Ignorance bothers me at a core level. It is like nails on a chalkboard when I hear someone refer to America as a democracy, or when they talk about our unlimited "right" to vote, or to healthcare, or to high speed Internet, or to never be offended. I have a visceral reaction when people insist that religious expression must never be conveyed in public due to some mythical "separation of church and state." This year I will increase my efforts to be more patient as I discuss divergent opinions from my own, and take time to realize that people may disagree with me on certain topics (like income inequality, the "99 percent versus the 1 percent," the need for the rich to pay their "fair share," the need for more socialist income redistribution, the need to bankrupt our economy in order to combat the ridiculous secular religion of global warming, etc.), not because they are blooming idiots or socialist malcontents, but because they just have a different viewpoint. This is extremely difficult because I spend a lot of time studying these issues, and get impatient with people telling me I am wrong when they haven't really studied it out (maybe this is where that humility thing comes in, huh?).
There are many other things I need to work on as a person to improve myself, and if I have missed any, I know that my wife, children and friends with gladly point them out. And if they miss any, well, that is what a mother-in-law is for, right? Because behind every good man is a better woman and a shocked mother-in-law.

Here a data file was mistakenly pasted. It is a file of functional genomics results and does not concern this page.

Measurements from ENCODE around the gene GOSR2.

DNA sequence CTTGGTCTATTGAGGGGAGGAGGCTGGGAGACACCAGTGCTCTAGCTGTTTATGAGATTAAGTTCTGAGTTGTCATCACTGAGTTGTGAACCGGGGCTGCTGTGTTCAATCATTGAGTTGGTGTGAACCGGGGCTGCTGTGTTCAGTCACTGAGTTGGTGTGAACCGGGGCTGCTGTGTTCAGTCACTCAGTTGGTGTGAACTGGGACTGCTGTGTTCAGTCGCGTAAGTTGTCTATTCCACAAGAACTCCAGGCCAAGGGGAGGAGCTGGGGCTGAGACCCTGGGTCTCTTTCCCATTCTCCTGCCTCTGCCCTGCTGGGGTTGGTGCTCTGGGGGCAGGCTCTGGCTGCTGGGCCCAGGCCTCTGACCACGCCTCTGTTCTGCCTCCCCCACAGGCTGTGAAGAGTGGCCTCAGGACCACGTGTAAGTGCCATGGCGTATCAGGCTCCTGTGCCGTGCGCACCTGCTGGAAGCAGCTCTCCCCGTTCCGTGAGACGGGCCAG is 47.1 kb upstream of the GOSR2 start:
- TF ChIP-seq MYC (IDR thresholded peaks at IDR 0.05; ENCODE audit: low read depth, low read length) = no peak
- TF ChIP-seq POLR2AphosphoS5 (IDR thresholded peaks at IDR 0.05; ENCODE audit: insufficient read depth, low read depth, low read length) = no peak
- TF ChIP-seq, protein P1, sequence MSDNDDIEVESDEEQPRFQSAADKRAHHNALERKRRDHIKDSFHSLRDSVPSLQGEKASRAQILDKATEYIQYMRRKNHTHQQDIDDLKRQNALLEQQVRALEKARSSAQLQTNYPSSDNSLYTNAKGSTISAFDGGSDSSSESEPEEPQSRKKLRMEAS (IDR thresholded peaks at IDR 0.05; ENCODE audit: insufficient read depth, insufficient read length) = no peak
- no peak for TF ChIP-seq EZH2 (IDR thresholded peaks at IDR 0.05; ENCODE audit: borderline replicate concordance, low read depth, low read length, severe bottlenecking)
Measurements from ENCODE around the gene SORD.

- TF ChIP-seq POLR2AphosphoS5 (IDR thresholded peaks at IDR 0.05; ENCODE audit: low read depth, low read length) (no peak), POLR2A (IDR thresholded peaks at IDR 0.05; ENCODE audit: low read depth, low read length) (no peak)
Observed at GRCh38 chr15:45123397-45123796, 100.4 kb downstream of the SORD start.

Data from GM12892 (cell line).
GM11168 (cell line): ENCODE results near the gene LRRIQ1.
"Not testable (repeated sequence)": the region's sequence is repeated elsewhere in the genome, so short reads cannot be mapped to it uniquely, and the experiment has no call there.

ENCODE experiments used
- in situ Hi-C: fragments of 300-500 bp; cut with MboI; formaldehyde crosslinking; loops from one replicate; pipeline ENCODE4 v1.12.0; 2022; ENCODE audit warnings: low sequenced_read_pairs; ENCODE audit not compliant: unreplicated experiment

In closing, I would like to bring up the topic of hope. This last year has been a tough one for my family, just as it has been for so many other Americans. This new year is likely to bring more challenges; sustained high unemployment and underemployment, a staggering and ever increasing national debt, increasing polarization on social issues like abortion and homosexual marriage, uncertainty in our future because of entitlement programs going bankrupt. It is enough to make one lose hope in the future.
Yet America is great because America is good. Even as politically divided as we are today, most Americans truly want what is best for this nation; we just have drastically different views on how to fix our problems. This morning, I joined a group of friends for breakfast and fellowship, brought together by a mutual desire to be better men through our Savior, Jesus Christ. I found that we all have weaknesses, we all suffer with different struggles; no one is immune. Yet, if America can still produce such decent men as these, and the good wives that support them, then God will see America through its current struggles as He has all others.
So on this New Year's Day, this day of renewal, may I wish my family, my friends, and each of you a most blessed and Happy New Year. May God be with you and hear your prayers, and give to you what you most need at this time, even if that is not what you most want. And may He grant you wisdom to discern between the two.
Louis DeBroux is a Taylorsville resident, married, with eight children. He is chairman of the Bartow County Republican Party. He owns Gatekeeper data backup and recovery. He can be emailed at email@example.com.